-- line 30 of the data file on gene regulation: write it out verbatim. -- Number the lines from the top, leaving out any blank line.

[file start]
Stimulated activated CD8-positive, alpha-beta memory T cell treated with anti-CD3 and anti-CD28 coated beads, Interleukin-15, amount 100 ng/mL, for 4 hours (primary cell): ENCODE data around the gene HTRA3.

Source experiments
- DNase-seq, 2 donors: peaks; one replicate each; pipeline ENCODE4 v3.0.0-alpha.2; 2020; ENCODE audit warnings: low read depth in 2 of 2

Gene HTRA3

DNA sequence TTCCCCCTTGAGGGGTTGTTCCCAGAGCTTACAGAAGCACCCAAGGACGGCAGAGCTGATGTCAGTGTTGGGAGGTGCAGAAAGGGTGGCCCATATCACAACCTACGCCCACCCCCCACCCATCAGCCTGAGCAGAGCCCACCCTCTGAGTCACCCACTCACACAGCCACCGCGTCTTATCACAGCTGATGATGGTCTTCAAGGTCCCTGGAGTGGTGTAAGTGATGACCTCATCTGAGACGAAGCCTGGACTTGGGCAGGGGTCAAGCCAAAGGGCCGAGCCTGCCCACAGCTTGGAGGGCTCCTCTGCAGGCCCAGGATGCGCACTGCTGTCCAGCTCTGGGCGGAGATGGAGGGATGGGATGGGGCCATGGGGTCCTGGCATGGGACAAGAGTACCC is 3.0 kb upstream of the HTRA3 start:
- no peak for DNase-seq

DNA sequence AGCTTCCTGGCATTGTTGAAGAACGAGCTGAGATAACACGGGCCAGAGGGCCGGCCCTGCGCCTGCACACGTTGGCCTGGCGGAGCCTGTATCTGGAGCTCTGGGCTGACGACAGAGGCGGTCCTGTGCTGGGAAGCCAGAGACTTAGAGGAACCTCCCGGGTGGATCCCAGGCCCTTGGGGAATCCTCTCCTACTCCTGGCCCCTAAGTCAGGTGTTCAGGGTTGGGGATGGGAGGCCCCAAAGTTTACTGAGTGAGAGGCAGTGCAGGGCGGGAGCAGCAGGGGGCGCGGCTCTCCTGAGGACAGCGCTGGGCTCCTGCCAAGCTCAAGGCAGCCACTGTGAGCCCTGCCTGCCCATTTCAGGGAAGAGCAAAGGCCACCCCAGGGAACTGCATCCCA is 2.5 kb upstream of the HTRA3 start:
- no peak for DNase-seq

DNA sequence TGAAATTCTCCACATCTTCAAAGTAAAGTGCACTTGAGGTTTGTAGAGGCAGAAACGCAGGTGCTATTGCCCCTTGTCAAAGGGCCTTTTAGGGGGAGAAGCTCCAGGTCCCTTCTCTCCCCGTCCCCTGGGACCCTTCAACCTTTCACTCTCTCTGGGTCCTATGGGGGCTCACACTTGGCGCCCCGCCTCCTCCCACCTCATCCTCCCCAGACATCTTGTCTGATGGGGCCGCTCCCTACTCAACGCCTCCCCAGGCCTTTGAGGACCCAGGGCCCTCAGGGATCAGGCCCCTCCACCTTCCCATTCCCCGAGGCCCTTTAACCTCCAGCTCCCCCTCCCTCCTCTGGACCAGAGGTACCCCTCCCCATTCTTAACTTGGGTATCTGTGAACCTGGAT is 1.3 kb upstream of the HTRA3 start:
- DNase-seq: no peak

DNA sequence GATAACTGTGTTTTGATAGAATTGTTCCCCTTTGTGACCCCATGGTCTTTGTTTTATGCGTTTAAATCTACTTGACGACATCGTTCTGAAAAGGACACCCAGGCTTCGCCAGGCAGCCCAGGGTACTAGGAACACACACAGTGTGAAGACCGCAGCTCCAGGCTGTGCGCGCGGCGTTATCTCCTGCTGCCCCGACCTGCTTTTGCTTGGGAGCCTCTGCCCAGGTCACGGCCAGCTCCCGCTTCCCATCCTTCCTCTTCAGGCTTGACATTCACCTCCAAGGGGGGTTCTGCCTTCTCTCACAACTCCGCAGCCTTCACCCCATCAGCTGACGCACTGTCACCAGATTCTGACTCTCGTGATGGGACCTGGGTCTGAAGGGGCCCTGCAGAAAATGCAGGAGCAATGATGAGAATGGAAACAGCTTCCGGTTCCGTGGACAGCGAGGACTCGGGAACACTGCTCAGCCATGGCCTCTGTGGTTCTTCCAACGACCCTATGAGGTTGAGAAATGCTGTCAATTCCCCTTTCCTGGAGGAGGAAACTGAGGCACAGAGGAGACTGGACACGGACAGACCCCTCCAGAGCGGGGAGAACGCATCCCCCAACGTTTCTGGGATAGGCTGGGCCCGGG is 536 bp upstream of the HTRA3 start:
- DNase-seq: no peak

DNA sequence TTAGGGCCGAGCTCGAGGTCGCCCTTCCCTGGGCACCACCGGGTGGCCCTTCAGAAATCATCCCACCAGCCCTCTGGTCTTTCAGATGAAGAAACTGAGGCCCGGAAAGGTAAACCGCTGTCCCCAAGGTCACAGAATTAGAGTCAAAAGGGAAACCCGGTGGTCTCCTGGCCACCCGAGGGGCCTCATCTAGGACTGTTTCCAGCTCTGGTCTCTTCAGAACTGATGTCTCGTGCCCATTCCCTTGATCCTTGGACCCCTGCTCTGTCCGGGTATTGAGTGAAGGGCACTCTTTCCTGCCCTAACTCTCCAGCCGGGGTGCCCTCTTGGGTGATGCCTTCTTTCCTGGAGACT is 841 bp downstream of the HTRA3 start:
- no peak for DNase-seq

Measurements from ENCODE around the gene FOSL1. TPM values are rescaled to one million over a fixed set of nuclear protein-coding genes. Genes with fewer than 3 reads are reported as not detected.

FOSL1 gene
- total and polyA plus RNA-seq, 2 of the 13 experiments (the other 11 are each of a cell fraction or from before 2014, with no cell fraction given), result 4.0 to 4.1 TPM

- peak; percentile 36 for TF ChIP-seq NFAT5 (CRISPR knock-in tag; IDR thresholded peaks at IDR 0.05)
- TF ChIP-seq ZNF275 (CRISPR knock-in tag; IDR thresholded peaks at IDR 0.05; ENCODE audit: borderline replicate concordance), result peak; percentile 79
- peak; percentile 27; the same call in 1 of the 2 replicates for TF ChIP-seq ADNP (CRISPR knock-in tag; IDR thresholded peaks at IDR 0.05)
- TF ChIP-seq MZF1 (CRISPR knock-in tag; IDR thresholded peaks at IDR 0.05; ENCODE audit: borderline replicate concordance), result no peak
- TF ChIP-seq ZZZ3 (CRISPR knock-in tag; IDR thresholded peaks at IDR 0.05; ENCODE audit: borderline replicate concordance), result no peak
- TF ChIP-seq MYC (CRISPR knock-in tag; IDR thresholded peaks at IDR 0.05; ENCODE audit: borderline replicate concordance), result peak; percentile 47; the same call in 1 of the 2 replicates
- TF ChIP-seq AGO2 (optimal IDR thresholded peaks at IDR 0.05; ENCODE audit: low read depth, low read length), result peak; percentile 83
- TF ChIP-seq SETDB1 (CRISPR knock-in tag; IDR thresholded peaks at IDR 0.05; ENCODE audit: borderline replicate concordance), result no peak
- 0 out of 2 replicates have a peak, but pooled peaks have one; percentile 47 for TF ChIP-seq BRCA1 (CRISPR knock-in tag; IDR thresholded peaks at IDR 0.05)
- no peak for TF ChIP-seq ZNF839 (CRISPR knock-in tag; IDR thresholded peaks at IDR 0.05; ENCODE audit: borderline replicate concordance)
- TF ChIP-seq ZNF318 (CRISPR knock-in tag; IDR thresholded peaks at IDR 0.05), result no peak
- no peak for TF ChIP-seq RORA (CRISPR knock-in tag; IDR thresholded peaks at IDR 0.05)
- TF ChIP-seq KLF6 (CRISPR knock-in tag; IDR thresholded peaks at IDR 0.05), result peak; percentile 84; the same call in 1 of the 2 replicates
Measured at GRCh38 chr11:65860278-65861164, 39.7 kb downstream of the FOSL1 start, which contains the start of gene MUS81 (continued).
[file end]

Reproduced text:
- TF ChIP-seq KLF6 (CRISPR knock-in tag; IDR thresholded peaks at IDR 0.05), result peak; percentile 84; the same call in 1 of the 2 replicates